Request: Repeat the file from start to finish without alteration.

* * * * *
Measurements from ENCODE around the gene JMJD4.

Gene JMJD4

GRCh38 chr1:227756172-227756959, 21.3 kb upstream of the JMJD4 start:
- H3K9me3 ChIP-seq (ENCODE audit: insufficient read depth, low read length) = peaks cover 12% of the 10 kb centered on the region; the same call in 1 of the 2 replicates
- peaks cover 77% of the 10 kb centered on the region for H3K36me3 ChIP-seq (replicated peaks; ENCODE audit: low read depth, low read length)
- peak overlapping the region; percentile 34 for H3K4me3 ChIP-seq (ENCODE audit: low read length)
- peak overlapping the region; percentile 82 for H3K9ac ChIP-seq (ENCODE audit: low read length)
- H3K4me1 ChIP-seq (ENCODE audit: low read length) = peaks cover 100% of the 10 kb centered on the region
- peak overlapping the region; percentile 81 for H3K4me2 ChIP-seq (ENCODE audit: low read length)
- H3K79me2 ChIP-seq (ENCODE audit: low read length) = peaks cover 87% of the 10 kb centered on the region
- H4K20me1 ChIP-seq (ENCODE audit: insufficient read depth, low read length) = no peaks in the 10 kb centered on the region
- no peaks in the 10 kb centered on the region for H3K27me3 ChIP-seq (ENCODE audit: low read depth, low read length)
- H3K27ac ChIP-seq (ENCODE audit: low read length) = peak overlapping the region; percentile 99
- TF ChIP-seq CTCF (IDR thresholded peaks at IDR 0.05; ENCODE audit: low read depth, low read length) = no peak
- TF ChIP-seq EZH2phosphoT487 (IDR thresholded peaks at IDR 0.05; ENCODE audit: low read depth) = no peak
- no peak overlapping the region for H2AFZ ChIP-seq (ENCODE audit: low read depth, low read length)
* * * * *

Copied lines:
Measurements from ENCODE around the gene JMJD4.

Gene JMJD4

GRCh38 chr1:227756172-227756959, 21.3 kb upstream of the JMJD4 start:
- H3K9me3 ChIP-seq (ENCODE audit: insufficient read depth, low read length) = peaks cover 12% of the 10 kb centered on the region; the same call in 1 of the 2 replicates
- peaks cover 77% of the 10 kb centered on the region for H3K36me3 ChIP-seq (replicated peaks; ENCODE audit: low read depth, low read length)
- peak overlapping the region; percentile 34 for H3K4me3 ChIP-seq (ENCODE audit: low read length)
- peak overlapping the region; percentile 82 for H3K9ac ChIP-seq (ENCODE audit: low read length)
- H3K4me1 ChIP-seq (ENCODE audit: low read length) = peaks cover 100% of the 10 kb centered on the region
- peak overlapping the region; percentile 81 for H3K4me2 ChIP-seq (ENCODE audit: low read length)
- H3K79me2 ChIP-seq (ENCODE audit: low read length) = peaks cover 87% of the 10 kb centered on the region
- H4K20me1 ChIP-seq (ENCODE audit: insufficient read depth, low read length) = no peaks in the 10 kb centered on the region
- no peaks in the 10 kb centered on the region for H3K27me3 ChIP-seq (ENCODE audit: low read depth, low read length)
- H3K27ac ChIP-seq (ENCODE audit: low read length) = peak overlapping the region; percentile 99
- TF ChIP-seq CTCF (IDR thresholded peaks at IDR 0.05; ENCODE audit: low read depth, low read length) = no peak
- TF ChIP-seq EZH2phosphoT487 (IDR thresholded peaks at IDR 0.05; ENCODE audit: low read depth) = no peak
- no peak overlapping the region for H2AFZ ChIP-seq (ENCODE audit: low read depth, low read length)